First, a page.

Two McGill students on the Rhodes again
By Julie Fortier
When Vincent Larochelle read the selection criteria for the Rhodes Scholarships earlier this year, he knew they matched his approach to life.
Enrolled in an Honours BSc program in Mathematics with a Minor in Classics at McGill, the 21-year-old from Quebec City is strongly motivated by truth, courage and devotion – values Rhodes Scholars should exemplify, in addition to demonstrating strong academic achievement and a commitment to sports.
“To me, courage means choosing the road that is paved with obstacles even though all forces are driving you toward the easier one,” Larochelle explained.
Larochelle and Stephen Aylward, also 21, recently became McGill’s 129th and 130th Rhodes Scholars. They plan to head to Oxford University in the fall of 2009.
Both students embody the spirit intended by the international scholarship program, which offers two years of study at the prestigious school. The Rhodes Scholarships, established in 1902, seek individuals who have demonstrated respect for their fellows, an unselfish spirit and the potential for leadership.
Aylward, from Mount Pearl, Newfoundland and Labrador, is an Honours BA student in Philosophy with a Minor in Political Science at McGill. He’s an accomplished singer, musician and debater, having served on the executive of the McGill Debating Union. He’s also been involved with Amnesty International since Grade 9.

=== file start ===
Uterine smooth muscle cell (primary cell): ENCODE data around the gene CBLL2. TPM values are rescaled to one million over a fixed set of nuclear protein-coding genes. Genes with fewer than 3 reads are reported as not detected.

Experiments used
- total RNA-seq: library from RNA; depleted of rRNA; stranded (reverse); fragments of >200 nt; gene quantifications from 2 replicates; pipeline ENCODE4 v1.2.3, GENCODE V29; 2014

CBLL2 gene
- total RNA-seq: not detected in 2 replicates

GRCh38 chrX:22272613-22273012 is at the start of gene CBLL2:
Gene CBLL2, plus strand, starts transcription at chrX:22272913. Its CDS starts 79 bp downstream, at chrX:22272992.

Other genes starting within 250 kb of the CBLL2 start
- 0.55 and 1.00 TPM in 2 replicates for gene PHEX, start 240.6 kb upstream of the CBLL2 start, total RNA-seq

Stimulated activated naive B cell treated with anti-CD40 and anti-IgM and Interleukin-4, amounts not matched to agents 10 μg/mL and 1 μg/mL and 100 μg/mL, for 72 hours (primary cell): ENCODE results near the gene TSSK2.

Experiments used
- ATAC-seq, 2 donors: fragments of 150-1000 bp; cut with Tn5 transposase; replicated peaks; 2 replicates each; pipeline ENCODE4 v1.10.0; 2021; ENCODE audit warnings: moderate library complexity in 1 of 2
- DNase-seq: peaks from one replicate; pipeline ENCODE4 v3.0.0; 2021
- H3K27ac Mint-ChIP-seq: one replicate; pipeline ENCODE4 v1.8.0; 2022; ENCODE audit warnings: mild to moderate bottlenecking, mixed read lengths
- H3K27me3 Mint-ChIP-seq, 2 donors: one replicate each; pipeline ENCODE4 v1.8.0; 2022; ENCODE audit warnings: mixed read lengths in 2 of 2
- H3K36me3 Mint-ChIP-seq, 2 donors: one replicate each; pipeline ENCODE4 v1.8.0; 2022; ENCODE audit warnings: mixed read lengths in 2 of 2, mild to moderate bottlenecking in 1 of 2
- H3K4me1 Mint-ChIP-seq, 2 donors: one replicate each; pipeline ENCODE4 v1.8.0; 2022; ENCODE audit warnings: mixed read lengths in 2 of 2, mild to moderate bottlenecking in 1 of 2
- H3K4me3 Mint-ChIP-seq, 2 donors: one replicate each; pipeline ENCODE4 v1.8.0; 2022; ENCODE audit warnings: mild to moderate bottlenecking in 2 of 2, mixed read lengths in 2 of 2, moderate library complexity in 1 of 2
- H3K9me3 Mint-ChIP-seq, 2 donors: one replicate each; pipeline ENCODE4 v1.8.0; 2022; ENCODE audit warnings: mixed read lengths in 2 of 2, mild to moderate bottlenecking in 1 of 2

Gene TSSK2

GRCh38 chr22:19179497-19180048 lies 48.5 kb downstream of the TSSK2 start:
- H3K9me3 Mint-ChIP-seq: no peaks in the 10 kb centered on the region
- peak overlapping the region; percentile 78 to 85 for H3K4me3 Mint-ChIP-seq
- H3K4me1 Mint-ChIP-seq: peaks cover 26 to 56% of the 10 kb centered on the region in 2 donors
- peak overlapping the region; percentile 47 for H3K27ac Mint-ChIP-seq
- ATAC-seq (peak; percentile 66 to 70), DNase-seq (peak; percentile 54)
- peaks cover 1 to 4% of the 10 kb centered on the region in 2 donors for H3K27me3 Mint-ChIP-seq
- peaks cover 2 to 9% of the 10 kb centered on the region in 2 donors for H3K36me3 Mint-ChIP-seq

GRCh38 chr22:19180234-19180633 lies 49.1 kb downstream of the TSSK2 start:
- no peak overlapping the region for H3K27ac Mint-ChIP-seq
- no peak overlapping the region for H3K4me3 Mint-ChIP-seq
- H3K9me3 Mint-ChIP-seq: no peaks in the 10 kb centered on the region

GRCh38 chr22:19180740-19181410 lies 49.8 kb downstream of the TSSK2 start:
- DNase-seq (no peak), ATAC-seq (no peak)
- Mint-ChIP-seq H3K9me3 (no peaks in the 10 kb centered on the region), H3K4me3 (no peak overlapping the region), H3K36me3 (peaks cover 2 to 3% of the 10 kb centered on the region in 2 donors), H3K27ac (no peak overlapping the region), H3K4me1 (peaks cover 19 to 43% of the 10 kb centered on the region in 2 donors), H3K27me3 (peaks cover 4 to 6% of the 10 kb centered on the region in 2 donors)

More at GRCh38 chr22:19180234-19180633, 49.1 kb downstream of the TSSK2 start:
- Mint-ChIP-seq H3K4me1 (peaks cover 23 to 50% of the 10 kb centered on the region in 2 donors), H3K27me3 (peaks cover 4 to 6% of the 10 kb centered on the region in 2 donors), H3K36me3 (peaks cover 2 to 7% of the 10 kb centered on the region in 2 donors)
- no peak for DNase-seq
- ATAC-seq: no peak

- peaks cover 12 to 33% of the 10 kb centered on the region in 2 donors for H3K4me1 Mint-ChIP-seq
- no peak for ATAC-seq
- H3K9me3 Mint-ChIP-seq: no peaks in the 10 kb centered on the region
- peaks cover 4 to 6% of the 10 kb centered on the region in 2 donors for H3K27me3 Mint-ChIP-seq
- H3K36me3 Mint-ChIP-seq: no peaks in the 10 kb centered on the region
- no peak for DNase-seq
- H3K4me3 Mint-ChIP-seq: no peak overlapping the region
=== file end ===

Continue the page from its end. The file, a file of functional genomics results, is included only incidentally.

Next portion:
He, too, does not take the easy road. Last year, he went to Freiburg, Germany, and studied early 20th-century philosophy in German.
“It was challenging at first, but I like to get out of my comfort zone and push myself to the limit.”
At Oxford, Aylward will enroll in a program that will allow him to obtain a Law degree in two years. He wants to devote himself to Immigration Law.
“I’d like to have a career that is intellectually stimulating but also rewarding on a human level,” he said. “And as we see climate change and globalization continue to shape global population flows, I think Immigration and Refugee Law will be a most fascinating area in the next 15 years.”
Both students credit their studies at McGill with having helped them develop solid analytical skills.
“I chose to study math in university not because of the possible career options, but because mathematics allows you to develop an incredible intellectual sharpness,” Larochelle said.
After doctoral studies in mathematics at Oxford, Larochelle is aiming for a career as a lawyer or something in politics. This fall, apart from his studies and his work at the Math Help Desk or as a private tutor, Larochelle managed to find time to be on the McGill fencing team, volunteer with an organization that supports people with reduced mobility and run for the Green Party in the last federal election.
Eleven Rhodes Scholarships are awarded to Canadian students each year on a regional basis. Over the years, McGill has had the most Rhodes winners of any university in Canada.